What is point of view?

What is POV? magenta text over lightened image of a stone arch window looking out over a body of water with a snowcapped mountain in the distance
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What is point of view?

You’ve probably heard the terms speaker and point of view before, but perhaps not explored the ways you, as a writer, can create different viewpoints in storytelling.

When we're talking about point of view, what we mean is the perspective from which the piece is written. Who is the speaker? Is there a speaker?

When writing nonfiction, which is a personal narrative, the point of view is clear: the author is the speaker. When writing fiction or poetry, however, the speaker is not always the same as the person writing, i.e., the author sharing their personal experience.

First-person point of view

Let's talk about the three basic points of view that we come across in writing poetry and fiction. First person uses I, me, we, us, ours, and mine—first-person pronouns. For example, “I wandered lonely as a cloud” by William Wordsworth is written in first-person. We don't assume that William Wordsworth was literally wandering around, but that he has created a speaker, a different point of view. Wordsworth was trying to create a human experience to share with the reader. An example of a first-person point of view in fiction would be Nick Calloway’s in The Great Gatsby:

In my younger and more vulnerable years my father gave me some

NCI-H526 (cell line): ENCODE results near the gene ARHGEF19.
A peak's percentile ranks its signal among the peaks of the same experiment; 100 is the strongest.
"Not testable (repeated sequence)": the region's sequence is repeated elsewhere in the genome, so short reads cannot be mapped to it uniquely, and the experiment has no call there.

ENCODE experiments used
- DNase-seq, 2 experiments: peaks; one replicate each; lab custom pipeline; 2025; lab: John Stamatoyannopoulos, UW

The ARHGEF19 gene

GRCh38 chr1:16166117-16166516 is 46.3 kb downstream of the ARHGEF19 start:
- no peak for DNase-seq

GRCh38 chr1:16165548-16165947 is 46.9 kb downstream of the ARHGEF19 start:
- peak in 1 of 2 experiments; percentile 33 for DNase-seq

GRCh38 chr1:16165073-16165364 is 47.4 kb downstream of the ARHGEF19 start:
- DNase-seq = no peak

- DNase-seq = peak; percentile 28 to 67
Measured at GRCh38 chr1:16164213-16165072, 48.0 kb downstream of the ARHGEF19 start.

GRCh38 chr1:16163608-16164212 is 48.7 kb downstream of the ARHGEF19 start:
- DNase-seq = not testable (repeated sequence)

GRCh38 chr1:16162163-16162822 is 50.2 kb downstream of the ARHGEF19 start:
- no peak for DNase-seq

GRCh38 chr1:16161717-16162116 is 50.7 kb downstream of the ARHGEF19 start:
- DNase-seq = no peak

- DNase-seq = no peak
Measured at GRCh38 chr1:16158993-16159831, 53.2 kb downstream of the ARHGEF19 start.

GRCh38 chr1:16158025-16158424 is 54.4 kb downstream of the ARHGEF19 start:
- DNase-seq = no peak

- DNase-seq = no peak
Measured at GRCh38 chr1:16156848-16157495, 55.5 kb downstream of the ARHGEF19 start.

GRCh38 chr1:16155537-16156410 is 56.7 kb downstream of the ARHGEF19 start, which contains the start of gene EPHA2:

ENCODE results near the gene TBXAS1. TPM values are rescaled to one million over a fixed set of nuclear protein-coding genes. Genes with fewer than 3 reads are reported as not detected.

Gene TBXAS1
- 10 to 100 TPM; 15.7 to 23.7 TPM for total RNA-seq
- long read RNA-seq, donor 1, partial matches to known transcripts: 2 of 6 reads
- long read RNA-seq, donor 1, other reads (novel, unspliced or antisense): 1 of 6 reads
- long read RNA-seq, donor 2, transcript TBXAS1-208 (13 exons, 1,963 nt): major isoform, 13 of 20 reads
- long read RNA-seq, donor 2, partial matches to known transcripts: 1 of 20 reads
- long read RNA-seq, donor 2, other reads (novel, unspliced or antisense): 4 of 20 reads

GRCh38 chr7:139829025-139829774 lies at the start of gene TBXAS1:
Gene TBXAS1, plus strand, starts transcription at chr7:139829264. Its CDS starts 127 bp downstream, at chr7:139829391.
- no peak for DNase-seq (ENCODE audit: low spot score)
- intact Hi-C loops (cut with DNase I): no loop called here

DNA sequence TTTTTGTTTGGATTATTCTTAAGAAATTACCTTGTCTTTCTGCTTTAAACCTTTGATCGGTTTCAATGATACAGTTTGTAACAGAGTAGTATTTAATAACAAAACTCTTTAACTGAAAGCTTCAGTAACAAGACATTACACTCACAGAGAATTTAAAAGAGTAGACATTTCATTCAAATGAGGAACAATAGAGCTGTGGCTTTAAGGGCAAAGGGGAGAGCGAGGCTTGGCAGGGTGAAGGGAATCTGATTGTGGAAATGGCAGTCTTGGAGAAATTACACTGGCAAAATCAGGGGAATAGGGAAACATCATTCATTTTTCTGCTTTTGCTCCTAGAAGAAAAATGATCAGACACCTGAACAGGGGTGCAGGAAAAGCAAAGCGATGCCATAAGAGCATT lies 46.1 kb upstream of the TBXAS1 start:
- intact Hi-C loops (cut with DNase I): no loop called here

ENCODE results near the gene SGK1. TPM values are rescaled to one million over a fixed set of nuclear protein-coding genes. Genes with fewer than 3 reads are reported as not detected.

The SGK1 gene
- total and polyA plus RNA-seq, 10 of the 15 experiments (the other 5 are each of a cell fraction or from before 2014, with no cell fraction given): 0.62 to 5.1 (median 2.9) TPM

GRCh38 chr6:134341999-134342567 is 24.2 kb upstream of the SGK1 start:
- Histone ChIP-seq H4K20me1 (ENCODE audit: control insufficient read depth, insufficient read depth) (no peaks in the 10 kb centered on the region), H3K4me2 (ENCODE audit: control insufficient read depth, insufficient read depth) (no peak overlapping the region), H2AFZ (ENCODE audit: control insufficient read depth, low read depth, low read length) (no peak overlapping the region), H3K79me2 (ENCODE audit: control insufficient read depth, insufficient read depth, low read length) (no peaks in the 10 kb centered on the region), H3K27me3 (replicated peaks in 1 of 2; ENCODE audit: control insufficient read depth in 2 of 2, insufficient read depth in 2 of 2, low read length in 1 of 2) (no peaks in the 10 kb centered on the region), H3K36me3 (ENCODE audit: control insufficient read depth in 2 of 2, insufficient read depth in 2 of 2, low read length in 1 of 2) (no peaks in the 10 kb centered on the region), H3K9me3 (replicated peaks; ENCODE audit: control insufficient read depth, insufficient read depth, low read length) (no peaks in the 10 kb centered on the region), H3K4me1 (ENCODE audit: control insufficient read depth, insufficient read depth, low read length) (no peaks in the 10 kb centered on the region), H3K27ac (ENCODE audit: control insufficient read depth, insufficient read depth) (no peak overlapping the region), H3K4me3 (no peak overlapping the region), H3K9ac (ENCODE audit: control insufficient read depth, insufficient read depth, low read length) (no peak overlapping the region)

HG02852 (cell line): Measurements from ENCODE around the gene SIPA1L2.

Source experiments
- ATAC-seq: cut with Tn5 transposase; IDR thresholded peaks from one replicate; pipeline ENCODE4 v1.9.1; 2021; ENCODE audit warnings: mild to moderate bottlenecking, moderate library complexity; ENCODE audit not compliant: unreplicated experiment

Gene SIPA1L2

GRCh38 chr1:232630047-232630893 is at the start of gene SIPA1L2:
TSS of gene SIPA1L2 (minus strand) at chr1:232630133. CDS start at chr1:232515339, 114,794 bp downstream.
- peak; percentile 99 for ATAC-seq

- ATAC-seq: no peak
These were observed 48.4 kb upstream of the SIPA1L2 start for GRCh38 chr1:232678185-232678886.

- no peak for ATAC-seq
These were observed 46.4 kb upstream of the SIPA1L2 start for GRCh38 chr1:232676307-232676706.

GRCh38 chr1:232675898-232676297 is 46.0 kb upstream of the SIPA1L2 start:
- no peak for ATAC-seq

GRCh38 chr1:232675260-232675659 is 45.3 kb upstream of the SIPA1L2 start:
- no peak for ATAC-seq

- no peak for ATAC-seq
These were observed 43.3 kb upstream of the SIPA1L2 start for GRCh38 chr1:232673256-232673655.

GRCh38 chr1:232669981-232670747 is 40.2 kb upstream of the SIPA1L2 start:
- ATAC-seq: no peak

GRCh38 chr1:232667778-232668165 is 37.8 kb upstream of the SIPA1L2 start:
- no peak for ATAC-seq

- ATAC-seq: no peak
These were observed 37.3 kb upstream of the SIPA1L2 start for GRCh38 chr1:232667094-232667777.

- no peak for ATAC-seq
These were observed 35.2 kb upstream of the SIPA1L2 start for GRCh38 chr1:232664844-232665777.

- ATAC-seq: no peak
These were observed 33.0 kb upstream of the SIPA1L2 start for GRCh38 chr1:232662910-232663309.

advice that I’ve been turning over in my mind ever since.

“Whenever you feel like criticizing anyone,” he told me, “just remember 

that all the people in this world haven’t had the advantages that you’ve had.”

Nick Calloway is the speaker here, not author F. Scott Fitzgerald. 

So, even if the narrative is written in the first-person—if the poem or story says, “I did this or that”—the speaker in a poem is not necessarily the same as an author of the poem. The story or poem is not necessarily autobiographical.

Second-person point of view

Second-person is when the writer is talking directly to the reader and using you, yours, and your pronouns. A well-known example of the second-person are the Choose Your Own Adventure books from the 1980s. Authors often use the second-person in self-help books, how-to manuals, and cookbooks. When there's a sentence like “Chop the onions and saute them in a pan,” the writer is speaking to an implied you: You chop the onions and saute them in the pan.

Using the second-person creates an intimate point of view. Jamaica Kincaid’s short fiction piece, “Girl,” uses implied second-person for most of the piece:

Wash the white clothes on Monday and put them on the stone heap; 

wash the color clothes on Tuesday and put them on the clothesline to dry; 

don’t walk bare-head in the hot sun; cook pumpkin fritters in very hot sweet 

oil; soak your little cloths right after you take them off; when buying cotton 

to make yourself a nice blouse, be sure that it doesn’t have gum in it, because 

that way it won’t hold up well after a wash; soak salt fish overnight before you